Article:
An abandoned Royal Canadian Air Force Base . . . was 12 miles away . . . Quintal was familiar with it because he’d been stationed there in the service. Unknown to him and the controllers . . . Runway 32L . . . had become inactive and . . . a steel guard rail had been installed down most of the southeastern portion. . . . This was the runway Pearson would ultimately try and land on…
A Forward Slip
Upon approaching the runway at the old Gimli base, Pearson and Quintal realized they were too high. They then performed a common maneuver in small aircraft called a forward slip, which is to bank into the wind, then apply opposite rudder to keep the plane flying straight, rather than turning; this results in the plane descending more rapidly without increasing airspeed. While commonly done in personal aircraft, this is a very rare maneuver for commercial craft.
Although somewhat risky, this was the pilots’ only option since the flaps and dive-brakes required power from the now-inoperable engines. While all pilots are well familiar with this maneuver (in fact it’s generally required before you can go on your first solo flight in personal aircraft), Pearson had a wealth of experience performing the forward slip maneuver, thanks to not only frequently piloting gliders, but also years of experience towing them: “After releasing the glider, I would have this long tow line hanging under the plane, and I had to be careful not to snag it on the farmer’s fence as I approached the runway. So I would stay high until I cleared the fence, and then did a steep slip to make the runway.”
The lack of hydraulic pressure had another downside, they couldn’t control the landing gear. Thus, they performed another atypical procedure of a “gravity drop” of the wheels. As a result, as the nose gear was dropping into the wind, it didn’t lock in place.
Another problem was that, unknown to the pilots, the abandoned runway had been converted to a recreational center, including auto and go-cart racing. In one of the many weird coincidence of the day, July 23, 1983, was the “Family Day” for the Winnipeg Sports Car Club: “Go-cart races were being held on one portion of runway 32L and just past the dragstrip another portion of the runway served as the final straightaway for a road course. Around the edges of the straightaway were cars, campers, kids and families in abundance…”
In what must have been a surreal moment for all of them: “Trees and golfers were visible out the starboard side passengers’ windows as the 767 hurtled toward the threshold at 180 knots, 30-50 knots faster than normal . . . . A passenger reportedly said, ‘Christ, I can almost see what clubs they are using…’”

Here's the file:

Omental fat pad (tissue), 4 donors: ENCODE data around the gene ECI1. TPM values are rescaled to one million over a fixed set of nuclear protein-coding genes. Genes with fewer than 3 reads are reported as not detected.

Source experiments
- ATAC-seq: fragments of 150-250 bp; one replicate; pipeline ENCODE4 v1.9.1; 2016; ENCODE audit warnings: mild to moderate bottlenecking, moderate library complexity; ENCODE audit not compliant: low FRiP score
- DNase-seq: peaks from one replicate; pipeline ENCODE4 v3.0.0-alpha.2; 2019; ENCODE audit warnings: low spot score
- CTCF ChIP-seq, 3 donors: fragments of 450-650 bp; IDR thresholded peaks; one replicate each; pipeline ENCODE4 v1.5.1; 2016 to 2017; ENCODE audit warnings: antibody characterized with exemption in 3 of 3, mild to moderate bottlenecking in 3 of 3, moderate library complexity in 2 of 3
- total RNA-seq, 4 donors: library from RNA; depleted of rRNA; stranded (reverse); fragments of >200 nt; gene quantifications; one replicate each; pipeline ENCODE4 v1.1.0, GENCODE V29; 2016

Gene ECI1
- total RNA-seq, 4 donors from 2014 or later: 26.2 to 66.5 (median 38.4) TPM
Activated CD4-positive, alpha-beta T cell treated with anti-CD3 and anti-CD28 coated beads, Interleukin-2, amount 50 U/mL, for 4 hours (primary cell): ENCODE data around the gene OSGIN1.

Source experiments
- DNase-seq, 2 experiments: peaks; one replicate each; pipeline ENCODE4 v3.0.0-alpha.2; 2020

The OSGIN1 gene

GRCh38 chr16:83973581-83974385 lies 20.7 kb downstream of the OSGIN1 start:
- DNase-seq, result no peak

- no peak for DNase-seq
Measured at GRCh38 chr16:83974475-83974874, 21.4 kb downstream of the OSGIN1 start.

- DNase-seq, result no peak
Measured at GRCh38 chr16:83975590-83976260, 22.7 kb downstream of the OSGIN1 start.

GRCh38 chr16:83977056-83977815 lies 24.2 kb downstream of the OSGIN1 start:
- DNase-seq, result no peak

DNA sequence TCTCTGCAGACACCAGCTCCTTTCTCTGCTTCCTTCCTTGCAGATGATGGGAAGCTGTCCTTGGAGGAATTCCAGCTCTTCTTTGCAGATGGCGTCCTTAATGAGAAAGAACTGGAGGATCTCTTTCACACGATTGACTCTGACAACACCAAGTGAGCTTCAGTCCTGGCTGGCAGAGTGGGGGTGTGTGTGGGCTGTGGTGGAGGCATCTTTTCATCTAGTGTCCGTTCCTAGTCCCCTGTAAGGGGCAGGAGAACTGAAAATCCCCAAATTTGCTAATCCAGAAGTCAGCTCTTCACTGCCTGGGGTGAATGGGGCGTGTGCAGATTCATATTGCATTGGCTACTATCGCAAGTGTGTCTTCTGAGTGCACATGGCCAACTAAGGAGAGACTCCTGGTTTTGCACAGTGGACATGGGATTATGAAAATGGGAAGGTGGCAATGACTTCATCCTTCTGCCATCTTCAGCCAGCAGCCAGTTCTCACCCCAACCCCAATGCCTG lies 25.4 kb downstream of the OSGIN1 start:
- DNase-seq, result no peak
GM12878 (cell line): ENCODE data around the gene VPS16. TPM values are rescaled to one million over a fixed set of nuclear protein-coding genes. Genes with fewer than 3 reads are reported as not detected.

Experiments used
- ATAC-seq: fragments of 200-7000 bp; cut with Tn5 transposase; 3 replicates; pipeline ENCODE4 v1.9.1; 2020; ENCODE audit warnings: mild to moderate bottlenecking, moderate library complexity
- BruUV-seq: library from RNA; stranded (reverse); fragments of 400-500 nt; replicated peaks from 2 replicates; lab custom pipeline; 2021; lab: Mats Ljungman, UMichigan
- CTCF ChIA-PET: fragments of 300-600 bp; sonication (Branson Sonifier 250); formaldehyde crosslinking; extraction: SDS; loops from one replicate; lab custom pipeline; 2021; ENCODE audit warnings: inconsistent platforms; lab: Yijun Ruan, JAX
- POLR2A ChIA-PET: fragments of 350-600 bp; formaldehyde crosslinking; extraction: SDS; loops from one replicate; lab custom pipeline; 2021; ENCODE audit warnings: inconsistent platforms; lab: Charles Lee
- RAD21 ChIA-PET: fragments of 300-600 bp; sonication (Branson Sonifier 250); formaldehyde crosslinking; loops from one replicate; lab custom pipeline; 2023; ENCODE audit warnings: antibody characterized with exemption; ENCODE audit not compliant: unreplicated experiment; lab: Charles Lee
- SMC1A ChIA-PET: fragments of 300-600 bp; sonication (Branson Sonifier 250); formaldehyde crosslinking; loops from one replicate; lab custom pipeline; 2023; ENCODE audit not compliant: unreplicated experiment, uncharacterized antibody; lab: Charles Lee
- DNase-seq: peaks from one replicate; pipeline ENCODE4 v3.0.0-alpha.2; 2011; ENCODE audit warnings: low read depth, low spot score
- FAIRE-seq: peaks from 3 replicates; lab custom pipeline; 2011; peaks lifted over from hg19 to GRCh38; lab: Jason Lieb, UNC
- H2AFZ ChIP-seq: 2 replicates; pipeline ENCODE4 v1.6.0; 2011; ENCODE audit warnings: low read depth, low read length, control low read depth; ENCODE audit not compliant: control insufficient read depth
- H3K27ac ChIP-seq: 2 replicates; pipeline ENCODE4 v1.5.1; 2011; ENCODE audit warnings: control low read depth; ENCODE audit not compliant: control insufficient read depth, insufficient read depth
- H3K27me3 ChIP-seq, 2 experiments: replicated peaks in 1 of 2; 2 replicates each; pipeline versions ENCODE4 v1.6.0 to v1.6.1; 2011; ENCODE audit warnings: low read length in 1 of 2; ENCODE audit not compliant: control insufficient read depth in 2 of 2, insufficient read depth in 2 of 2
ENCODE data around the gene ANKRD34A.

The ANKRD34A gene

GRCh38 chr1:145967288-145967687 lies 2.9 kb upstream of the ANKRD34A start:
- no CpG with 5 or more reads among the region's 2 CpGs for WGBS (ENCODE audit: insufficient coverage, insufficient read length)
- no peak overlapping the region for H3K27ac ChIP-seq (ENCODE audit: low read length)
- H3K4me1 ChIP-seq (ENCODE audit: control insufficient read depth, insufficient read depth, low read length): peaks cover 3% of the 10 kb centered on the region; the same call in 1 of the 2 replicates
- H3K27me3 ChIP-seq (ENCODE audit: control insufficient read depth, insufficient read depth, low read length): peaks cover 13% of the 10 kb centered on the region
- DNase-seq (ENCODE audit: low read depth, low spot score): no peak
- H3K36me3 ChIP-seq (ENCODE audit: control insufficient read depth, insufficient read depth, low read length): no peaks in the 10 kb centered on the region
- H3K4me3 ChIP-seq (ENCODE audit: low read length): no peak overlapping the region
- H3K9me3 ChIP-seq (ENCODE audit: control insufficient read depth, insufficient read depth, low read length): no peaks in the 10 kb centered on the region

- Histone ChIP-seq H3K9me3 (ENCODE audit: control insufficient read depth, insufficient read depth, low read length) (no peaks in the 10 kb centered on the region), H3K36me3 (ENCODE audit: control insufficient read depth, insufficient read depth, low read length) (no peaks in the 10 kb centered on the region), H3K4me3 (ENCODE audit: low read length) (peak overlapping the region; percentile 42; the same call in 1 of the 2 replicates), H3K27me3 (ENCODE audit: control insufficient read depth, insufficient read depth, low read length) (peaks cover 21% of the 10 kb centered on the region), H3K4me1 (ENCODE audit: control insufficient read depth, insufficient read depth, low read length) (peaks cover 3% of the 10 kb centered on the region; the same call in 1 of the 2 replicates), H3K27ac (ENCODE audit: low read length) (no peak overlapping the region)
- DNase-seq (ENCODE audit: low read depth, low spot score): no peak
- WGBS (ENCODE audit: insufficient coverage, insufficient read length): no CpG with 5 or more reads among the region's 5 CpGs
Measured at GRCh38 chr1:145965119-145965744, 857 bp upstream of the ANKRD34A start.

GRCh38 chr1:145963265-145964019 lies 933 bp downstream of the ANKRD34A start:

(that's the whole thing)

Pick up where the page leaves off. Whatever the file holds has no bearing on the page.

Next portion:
Quintal did not realize the people were present on the runway until the point of no return, so he didn’t say anything. Pearson simply hadn’t noticed. Pearson’s obliviousness to the potential human tragedy wasn’t negligence on his part, rather, in order to land the plane: “His attention was totally concentrated on the airspeed indicator [and operating the plane. In fact,] he never even saw 32R, focusing instead on airspeed, attitude, and his plane’s relationship to the threshold of 32L.”
The plane had also become increasingly difficult to control as its speed decreased and the turbine providing the hydraulic pressure slowed its spinning.
Nevertheless, they managed to glide in safely and as the plane touched down: “Spectators, racers, and kids on bicycles fled the runway. The gigantic Boeing was about to become a 132 ton, silver bulldozer. One member of the . . . Club reportedly was walking down the dragstrip, five gallon can full of hi-octane fuel in hand, when he looked up and saw the 767 headed right for him.”
Pearson laid heavily on the wheel brakes directly after touching down and: “Two tires blew out. The nose gear . . . collapsed . . . the nose . . . slammed against the tarmac, bounced [and threw a] three hundred foot shower of sparks. The right engine nacelle struck the ground . . . . The 767 came to a stop . . . less than a hundred feet from spectators, barbecues and campers…”
Although some people were hurt exiting the plane, due to the now contorted angle of its emergency exits, none of the 61 passengers, 8 flight crew or people on the ground suffered any serious injury.
If you liked this article, you might also enjoy:
- Why People on Planes and Ships Use the Word “Mayday” When in Extreme Distress
- A 17 Year Old Girl Survived a 2 Mile Fall Without a Parachute, then Trekked Alone 10 Days Through the Peruvian Rainforest
- Why Don’t Commercial Airplanes Have Parachutes for Passengers?
- The Truth About the Bermuda Triangle
- Where the Tradition of Yelling “Geronimo” When Jumping Out of a Plane Came From
Expand for Further References